How to leverage AI in the fight against financial crime

Financial crime has been a real issue over the pandemic. It’s a truism that periods of economic uncertainty create opportunities for criminals to exploit vulnerabilities in banking and payment systems, and since the onset of COVID-19, adoption of digital banking and eCommerce have surged, leading to a massive increase in customers, transactions, and crime. 


Perhaps, financial crime in some shape or form will always, but technology can help banks to fight back, regain control, and reduce costs. AI is critical in this effort, but harnessing its power takes more than just top-down decision-making and financial investment. It takes a deep understanding of how people and machines can complement each other. 


The scale of the problem  


PwC’s 2020 Global Economic Crime Survey found that economic crime reached its highest level in the past 24 months, with 56% of UK businesses surveyed stating that they were impacted by fraud, corruption or other economic crime.  


Last year, economic crime reached a record high of $42 billion, with customer fraud, cybercrime, and misappropriation of assets dominating the statistics. Money laundering has exploded by 80% since 2019, and many fraudsters have exploited the pandemic to target individuals with fake prizes and “free” gifts. Add that to the usual challenges of stolen cards, bot attacks, and scamming schemes, and you get a scale of the problem facing banks and their customers. 


AI to the rescue? 


Most leaders in the banking industry today believe that machine learning is a critical tool for mitigating financial crime. But few understand the complexity of implementing this technology at scale across large financial institutions. 


Yes, AI promises great things, but it’s not a panacea. It’s a tool that must integrate with existing systems and compliance processes, providing banks with a flexible, robust and scalable method of triaging and neutralising threats.  


To unlock the potential of AI in the fight against financial crime, banks need to leverage the capabilities of machines and people. By applying machine learning to help with triage, firms can make big gains in operational efficiency, while still relying on their existing rule-based models. And firm-level improvements will translate into wider industry growth. 


A smarter way to tackle financial crime 


A report published by LexisNexis back in 2018 found that worldwide spending on AML and sanctions compliance by financial institutions exceeds $180bn a year. And the FCA estimates the industry spends well over £650m annually on direct staff costs in combating financial crime, before any IT investment or indirect costs. A large proportion of that is spent on inefficient manual investigation due to data constraints and technology challenges. 


When working with numbers as large as these, even small improvements to underlying systems can have a meaningful impact on the health of the financial services industry.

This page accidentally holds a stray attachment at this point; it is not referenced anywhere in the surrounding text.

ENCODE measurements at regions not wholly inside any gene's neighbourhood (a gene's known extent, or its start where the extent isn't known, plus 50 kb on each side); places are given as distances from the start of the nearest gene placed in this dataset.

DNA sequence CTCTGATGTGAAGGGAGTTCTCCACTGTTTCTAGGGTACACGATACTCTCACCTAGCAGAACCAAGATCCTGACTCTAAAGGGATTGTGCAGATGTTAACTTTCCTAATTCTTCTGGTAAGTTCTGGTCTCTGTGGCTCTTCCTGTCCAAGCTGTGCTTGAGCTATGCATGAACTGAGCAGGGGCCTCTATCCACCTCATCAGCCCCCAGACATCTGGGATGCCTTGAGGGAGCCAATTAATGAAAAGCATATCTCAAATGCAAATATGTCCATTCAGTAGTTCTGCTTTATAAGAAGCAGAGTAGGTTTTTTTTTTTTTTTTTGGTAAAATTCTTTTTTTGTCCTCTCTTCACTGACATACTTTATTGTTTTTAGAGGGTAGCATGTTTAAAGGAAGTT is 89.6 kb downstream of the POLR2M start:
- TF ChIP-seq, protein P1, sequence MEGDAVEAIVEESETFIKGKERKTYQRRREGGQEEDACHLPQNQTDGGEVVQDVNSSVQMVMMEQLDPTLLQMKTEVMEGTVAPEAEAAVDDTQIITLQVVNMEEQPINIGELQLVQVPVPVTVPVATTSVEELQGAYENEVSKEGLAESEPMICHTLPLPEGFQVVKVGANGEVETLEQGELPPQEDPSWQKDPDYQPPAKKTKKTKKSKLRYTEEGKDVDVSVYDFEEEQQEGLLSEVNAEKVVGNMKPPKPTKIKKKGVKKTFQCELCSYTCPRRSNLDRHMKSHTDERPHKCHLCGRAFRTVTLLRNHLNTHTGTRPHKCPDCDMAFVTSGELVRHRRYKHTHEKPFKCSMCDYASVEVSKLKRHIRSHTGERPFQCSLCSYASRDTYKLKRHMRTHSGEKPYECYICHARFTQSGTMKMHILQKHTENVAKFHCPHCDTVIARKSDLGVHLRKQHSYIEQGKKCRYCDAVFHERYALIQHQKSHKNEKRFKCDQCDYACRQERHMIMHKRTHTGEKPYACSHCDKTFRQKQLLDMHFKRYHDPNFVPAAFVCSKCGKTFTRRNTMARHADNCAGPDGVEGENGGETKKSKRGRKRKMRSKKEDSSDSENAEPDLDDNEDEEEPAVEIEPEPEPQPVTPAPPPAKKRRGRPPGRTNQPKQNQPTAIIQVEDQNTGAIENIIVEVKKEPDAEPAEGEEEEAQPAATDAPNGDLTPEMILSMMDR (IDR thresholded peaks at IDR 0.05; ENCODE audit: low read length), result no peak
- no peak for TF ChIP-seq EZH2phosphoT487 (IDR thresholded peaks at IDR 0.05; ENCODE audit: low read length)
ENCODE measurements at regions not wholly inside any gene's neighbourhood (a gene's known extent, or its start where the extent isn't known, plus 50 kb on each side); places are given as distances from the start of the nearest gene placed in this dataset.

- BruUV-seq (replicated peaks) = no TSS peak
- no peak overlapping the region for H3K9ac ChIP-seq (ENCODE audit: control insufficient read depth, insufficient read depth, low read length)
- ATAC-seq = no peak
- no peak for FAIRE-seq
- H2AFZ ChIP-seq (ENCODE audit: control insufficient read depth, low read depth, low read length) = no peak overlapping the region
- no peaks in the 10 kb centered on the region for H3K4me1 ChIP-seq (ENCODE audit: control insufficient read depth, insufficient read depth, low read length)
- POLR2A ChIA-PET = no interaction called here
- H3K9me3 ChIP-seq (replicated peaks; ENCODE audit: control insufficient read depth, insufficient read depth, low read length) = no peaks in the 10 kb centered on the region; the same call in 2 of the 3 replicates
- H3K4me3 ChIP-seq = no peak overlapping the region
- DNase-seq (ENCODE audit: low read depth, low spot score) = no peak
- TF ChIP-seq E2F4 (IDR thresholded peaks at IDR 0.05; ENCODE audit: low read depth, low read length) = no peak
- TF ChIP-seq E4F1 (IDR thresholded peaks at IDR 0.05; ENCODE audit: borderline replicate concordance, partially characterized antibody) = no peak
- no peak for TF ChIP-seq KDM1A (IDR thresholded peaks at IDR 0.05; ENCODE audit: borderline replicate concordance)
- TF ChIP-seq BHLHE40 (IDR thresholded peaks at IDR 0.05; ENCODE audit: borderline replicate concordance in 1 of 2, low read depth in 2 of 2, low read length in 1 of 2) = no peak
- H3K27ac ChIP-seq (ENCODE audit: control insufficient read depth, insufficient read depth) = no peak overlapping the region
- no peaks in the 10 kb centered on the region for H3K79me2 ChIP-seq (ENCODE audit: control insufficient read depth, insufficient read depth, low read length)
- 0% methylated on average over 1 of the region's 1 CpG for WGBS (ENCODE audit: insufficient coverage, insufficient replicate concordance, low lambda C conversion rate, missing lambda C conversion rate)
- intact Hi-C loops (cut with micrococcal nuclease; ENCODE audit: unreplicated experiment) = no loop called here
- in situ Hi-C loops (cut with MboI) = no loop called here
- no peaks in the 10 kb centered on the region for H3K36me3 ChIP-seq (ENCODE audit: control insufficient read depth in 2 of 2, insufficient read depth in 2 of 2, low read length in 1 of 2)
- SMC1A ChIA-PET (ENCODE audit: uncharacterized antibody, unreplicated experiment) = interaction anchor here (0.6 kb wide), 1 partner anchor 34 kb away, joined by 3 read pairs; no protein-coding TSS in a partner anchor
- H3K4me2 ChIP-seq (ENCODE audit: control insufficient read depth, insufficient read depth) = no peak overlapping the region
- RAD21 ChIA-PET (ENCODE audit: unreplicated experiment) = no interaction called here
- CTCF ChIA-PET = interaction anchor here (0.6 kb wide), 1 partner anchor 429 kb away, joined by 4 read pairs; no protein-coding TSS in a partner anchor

Our approach 


At Mudano, we believe that resources can be allocated more intelligently and efficiently, by leveraging the power of AI. 


Applied machine learning can drive paradigm-shifting improvements in banks’ ability to detect and manage financial crime. Data scientists and self-learning algorithms can help firms use their data to reduce wasted effort through improved identification and triage, and to reduce financial loss through timely and accurate recognition of suspicious activity. 


We’re not only at the forefront of machine learning, publishing papers and generating novel techniques – we balance this behavioural science and systems engineering know-how to implement at pace and at scale. We’ve helped clients in a number of ways: 


  • Improved identification – We use machine learning to inform rules-based alerting systems by applying a basic decision tree model. One client saw a 50% increase in the identification of credit card transaction fraud, and by using clustering techniques on customer demographic data they increased the identification of Authorised Push Payment fraud by 100%. 


  • Reduced operational costs – We use text analysis to automate heavily manual processes.  Extracting themes from text documents was taking our client 4 days a month, just to review a 20% sample. Through text analysis we reduced the process to 40 minutes to review the full data set. 


  • Improved quality and compliance – We use path analysis to identify root causes. Constructing an events stream of all customer interactions and running path analysis, we enabled our client to identify unknown weaknesses in their process which were triggering issues. 


The dynamic interplay of people and machines 


Many envisage AI as something that will come to revolutionise banking. But that is already happening. Machine learning is being used across the financial ecosystem, in areas as diverse as new product creation, compliance, and customer service.  


AI is also revolutionising crime detection. Operational costs can be reduced through increased model accuracy, explanatory models can keep regulatory risk low, and teams can become more motivated and engaged. This can only happen with buy-in from people on the front line, and that means a focus on data culture and education from the top down.  


The future of banking – and the battle against financial crime – relies upon the dynamic interplay of people and machines. And the prize for banks is about more than operational efficiency and cost savings – it’s about gaining and retaining the trust of customers.

The power of AI will hopefully usher in an era where, finally, financial crime doesn’t pay.

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